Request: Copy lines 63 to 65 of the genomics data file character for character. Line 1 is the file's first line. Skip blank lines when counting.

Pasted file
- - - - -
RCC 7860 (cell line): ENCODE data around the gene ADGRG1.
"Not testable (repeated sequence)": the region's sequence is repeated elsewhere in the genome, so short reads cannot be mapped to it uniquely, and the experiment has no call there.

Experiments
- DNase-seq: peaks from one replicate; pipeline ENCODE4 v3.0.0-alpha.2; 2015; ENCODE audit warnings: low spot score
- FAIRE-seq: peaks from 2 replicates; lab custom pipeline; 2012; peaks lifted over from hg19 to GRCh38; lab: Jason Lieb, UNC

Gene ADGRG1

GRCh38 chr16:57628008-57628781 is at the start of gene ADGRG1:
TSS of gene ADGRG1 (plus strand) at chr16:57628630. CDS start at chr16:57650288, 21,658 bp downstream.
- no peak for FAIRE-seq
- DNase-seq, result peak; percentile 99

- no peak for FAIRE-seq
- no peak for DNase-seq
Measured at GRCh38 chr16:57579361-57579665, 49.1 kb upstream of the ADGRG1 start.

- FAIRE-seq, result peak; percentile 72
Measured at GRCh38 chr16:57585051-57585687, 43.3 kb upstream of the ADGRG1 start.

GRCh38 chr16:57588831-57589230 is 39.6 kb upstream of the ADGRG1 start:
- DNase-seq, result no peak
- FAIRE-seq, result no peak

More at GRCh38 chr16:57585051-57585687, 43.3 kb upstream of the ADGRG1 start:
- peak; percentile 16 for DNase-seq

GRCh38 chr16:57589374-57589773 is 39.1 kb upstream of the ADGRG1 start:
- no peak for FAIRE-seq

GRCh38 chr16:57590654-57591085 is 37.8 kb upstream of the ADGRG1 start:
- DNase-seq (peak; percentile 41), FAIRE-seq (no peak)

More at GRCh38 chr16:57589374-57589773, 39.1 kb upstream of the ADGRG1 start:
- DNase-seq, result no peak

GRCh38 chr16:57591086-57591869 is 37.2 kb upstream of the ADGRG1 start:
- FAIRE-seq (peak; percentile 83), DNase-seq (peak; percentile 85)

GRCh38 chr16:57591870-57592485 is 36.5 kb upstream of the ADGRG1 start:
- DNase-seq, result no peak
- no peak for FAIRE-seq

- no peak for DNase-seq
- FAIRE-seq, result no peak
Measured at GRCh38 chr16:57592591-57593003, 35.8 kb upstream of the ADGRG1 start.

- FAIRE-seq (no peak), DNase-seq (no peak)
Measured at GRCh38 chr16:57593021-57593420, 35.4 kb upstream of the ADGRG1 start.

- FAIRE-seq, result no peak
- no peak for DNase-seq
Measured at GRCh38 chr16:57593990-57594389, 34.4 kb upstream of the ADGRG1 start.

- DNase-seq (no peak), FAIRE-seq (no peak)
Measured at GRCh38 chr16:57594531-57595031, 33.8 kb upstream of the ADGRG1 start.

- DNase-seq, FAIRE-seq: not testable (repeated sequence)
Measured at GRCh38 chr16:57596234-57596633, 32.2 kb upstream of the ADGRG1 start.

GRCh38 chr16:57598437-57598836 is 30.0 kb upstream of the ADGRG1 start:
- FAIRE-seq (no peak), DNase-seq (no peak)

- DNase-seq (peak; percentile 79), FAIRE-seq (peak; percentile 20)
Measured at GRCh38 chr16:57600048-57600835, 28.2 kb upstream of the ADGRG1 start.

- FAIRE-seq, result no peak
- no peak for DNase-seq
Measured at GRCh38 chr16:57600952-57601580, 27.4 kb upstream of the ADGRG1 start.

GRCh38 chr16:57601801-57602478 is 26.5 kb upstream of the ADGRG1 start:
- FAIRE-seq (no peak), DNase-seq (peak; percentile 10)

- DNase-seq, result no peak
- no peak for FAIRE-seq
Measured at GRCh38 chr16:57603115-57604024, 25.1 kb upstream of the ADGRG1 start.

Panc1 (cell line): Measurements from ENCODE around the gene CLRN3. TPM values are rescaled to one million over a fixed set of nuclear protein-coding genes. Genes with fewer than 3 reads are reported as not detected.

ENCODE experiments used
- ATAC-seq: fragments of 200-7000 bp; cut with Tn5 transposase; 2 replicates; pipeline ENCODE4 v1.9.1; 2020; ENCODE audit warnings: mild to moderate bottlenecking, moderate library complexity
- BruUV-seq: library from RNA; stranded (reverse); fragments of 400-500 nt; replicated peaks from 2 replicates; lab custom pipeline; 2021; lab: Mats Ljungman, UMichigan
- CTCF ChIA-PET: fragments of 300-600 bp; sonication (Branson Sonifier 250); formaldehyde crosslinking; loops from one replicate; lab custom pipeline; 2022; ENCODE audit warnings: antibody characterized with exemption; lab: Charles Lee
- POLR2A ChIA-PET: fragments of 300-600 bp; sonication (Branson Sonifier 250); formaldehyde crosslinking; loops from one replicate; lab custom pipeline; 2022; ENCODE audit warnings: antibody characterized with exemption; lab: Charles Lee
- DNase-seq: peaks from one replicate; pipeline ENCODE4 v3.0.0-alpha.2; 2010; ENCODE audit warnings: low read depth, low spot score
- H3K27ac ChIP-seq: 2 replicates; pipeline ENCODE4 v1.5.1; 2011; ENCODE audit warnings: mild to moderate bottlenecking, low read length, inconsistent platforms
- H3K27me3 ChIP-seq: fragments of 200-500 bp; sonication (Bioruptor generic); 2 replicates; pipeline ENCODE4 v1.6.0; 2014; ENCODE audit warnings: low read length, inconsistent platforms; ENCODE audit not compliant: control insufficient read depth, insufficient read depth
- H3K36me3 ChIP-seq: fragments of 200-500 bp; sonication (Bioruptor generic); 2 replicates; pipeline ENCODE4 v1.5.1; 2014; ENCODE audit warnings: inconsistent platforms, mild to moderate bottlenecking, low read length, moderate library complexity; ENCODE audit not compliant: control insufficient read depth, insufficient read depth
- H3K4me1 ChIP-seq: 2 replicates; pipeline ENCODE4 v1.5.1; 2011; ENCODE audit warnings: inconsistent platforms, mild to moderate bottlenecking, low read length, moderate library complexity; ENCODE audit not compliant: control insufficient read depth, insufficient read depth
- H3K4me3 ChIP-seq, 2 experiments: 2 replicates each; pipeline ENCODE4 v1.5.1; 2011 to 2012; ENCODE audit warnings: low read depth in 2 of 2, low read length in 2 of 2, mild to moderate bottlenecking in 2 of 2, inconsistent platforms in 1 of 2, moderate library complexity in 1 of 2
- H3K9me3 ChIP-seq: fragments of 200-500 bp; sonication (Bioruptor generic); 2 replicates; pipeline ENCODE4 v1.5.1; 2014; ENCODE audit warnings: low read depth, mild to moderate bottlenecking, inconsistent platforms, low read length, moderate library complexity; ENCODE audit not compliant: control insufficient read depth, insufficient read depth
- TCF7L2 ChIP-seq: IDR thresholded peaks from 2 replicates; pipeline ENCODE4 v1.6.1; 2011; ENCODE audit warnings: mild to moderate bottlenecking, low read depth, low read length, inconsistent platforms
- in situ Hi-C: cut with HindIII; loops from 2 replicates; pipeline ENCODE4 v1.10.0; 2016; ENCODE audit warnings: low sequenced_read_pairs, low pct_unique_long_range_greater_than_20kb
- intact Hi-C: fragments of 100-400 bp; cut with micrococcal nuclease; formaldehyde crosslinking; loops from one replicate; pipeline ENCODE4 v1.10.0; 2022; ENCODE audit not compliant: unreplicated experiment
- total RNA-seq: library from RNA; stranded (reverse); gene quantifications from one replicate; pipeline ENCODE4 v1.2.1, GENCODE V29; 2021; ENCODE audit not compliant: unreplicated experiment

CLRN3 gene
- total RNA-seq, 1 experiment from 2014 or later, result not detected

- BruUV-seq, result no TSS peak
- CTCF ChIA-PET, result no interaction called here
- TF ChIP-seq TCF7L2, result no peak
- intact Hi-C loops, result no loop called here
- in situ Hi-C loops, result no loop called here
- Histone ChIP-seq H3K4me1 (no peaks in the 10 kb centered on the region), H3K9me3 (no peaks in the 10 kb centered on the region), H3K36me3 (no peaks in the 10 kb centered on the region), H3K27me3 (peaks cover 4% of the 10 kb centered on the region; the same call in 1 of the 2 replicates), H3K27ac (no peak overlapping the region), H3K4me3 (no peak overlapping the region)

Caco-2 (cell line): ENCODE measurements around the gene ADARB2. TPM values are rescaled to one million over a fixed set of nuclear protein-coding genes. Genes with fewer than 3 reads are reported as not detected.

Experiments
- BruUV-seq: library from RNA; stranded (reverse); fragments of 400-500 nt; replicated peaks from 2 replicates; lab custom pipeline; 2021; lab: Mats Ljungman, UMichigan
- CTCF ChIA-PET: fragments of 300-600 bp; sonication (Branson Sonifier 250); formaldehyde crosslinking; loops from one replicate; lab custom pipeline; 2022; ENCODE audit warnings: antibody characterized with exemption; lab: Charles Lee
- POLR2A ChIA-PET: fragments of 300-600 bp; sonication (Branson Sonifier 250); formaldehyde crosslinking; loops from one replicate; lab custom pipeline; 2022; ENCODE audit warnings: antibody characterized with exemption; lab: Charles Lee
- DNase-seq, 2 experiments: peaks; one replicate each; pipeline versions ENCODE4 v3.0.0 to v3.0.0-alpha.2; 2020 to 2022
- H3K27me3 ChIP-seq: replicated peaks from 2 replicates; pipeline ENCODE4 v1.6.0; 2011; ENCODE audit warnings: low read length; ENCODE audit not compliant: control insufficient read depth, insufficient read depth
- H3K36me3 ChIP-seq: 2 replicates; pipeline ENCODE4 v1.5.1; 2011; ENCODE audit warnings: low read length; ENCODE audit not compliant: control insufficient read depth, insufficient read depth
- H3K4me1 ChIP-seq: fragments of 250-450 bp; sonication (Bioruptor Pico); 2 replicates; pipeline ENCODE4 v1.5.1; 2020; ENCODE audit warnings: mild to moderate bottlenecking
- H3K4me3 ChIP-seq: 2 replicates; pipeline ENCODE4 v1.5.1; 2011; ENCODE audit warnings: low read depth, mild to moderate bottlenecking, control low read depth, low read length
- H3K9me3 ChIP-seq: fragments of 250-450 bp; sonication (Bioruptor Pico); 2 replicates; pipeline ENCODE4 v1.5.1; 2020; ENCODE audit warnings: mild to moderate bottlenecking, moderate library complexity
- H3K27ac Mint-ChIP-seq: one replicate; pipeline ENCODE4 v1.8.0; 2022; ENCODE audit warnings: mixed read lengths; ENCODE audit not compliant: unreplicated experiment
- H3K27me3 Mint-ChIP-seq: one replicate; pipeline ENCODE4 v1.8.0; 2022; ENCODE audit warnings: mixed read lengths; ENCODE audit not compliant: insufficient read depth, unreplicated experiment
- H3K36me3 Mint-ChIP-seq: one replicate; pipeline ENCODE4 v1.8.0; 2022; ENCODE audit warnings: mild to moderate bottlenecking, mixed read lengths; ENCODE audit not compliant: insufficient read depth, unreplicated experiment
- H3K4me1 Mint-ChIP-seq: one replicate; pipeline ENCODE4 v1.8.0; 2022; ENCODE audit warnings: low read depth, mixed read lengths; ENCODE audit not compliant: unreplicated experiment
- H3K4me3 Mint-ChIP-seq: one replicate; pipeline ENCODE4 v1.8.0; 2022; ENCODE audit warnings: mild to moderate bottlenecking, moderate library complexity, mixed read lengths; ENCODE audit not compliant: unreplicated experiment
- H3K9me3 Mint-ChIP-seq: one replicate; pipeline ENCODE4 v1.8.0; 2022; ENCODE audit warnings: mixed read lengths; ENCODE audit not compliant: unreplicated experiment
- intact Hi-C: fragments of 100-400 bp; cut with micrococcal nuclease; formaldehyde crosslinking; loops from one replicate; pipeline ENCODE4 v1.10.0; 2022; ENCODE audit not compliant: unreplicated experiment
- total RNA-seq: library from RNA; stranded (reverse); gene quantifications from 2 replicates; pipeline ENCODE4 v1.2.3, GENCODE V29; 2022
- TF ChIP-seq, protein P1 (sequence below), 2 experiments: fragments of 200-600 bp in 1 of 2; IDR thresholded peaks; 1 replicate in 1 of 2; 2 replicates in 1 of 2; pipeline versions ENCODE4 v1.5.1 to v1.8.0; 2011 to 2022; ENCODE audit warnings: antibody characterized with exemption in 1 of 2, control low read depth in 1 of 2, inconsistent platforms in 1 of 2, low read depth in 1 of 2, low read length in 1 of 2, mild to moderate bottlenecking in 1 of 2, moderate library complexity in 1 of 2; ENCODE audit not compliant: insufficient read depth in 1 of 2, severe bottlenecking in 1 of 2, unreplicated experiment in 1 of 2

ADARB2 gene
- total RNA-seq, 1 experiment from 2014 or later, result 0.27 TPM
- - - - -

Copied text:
- H3K27ac ChIP-seq: 2 replicates; pipeline ENCODE4 v1.5.1; 2011; ENCODE audit warnings: mild to moderate bottlenecking, low read length, inconsistent platforms
- H3K27me3 ChIP-seq: fragments of 200-500 bp; sonication (Bioruptor generic); 2 replicates; pipeline ENCODE4 v1.6.0; 2014; ENCODE audit warnings: low read length, inconsistent platforms; ENCODE audit not compliant: control insufficient read depth, insufficient read depth
- H3K36me3 ChIP-seq: fragments of 200-500 bp; sonication (Bioruptor generic); 2 replicates; pipeline ENCODE4 v1.5.1; 2014; ENCODE audit warnings: inconsistent platforms, mild to moderate bottlenecking, low read length, moderate library complexity; ENCODE audit not compliant: control insufficient read depth, insufficient read depth